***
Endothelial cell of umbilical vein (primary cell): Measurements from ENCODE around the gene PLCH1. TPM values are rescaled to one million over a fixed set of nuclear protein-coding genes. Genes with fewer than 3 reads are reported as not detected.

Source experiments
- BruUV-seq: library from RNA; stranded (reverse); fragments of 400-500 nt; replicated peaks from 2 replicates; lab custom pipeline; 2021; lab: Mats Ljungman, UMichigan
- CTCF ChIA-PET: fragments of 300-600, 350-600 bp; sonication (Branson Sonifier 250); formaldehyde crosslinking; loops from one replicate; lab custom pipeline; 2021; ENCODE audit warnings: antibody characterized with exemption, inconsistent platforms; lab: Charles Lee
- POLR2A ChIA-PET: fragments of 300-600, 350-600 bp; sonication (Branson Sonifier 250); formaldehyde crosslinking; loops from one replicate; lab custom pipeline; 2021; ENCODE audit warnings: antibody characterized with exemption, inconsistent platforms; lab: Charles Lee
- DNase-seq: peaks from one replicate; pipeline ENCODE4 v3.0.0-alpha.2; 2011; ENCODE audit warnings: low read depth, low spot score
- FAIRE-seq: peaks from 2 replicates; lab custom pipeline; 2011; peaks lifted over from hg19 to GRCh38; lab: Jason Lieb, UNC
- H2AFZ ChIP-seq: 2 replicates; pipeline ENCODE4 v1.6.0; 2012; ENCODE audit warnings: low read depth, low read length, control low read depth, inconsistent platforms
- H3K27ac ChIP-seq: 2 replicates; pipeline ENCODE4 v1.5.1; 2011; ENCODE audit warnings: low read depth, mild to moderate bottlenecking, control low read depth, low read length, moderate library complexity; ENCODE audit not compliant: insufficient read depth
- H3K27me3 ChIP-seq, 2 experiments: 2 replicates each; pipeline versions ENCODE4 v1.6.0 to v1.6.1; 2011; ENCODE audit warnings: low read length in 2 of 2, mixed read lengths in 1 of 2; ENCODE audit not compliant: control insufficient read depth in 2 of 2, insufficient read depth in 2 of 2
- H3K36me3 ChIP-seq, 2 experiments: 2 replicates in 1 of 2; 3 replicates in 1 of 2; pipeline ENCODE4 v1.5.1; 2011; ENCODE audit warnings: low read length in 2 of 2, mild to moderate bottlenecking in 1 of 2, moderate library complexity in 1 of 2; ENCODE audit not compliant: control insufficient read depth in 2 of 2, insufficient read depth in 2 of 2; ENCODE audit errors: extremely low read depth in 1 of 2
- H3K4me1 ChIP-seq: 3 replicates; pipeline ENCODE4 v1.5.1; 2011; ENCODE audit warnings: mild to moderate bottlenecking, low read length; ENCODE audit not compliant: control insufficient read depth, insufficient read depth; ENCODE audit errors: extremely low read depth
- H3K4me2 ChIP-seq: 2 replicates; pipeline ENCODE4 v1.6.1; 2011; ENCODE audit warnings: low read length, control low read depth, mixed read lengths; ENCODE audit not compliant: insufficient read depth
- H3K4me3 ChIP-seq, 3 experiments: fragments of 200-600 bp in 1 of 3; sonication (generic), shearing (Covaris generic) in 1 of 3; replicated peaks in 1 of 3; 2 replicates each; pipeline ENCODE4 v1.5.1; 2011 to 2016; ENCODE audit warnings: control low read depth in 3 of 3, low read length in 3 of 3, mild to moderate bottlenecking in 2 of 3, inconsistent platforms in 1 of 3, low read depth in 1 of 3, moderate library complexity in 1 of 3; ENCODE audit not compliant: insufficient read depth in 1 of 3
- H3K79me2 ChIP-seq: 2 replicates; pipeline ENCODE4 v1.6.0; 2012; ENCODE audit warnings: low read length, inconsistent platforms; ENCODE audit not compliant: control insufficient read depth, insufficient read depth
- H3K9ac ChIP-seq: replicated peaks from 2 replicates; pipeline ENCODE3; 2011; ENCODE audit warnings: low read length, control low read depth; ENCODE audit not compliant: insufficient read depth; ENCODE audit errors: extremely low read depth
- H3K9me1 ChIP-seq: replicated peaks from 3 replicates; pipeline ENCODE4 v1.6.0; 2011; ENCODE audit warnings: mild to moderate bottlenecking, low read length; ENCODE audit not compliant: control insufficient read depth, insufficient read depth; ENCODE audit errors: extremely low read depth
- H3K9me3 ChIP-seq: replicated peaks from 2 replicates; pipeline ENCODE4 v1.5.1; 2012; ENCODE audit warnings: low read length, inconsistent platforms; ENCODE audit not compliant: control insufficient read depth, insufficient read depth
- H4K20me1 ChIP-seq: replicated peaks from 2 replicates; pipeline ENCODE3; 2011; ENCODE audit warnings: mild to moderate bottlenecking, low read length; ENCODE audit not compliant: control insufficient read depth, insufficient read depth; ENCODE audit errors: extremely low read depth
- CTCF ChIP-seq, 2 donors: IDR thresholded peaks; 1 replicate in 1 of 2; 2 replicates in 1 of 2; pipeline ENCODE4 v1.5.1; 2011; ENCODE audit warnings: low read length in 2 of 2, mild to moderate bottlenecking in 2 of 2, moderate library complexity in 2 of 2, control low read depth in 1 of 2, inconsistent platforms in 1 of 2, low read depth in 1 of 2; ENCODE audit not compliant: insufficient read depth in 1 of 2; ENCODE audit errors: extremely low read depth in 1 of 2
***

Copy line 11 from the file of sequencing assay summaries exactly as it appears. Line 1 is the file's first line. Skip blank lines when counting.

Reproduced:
- H3K36me3 ChIP-seq, 2 experiments: 2 replicates in 1 of 2; 3 replicates in 1 of 2; pipeline ENCODE4 v1.5.1; 2011; ENCODE audit warnings: low read length in 2 of 2, mild to moderate bottlenecking in 1 of 2, moderate library complexity in 1 of 2; ENCODE audit not compliant: control insufficient read depth in 2 of 2, insufficient read depth in 2 of 2; ENCODE audit errors: extremely low read depth in 1 of 2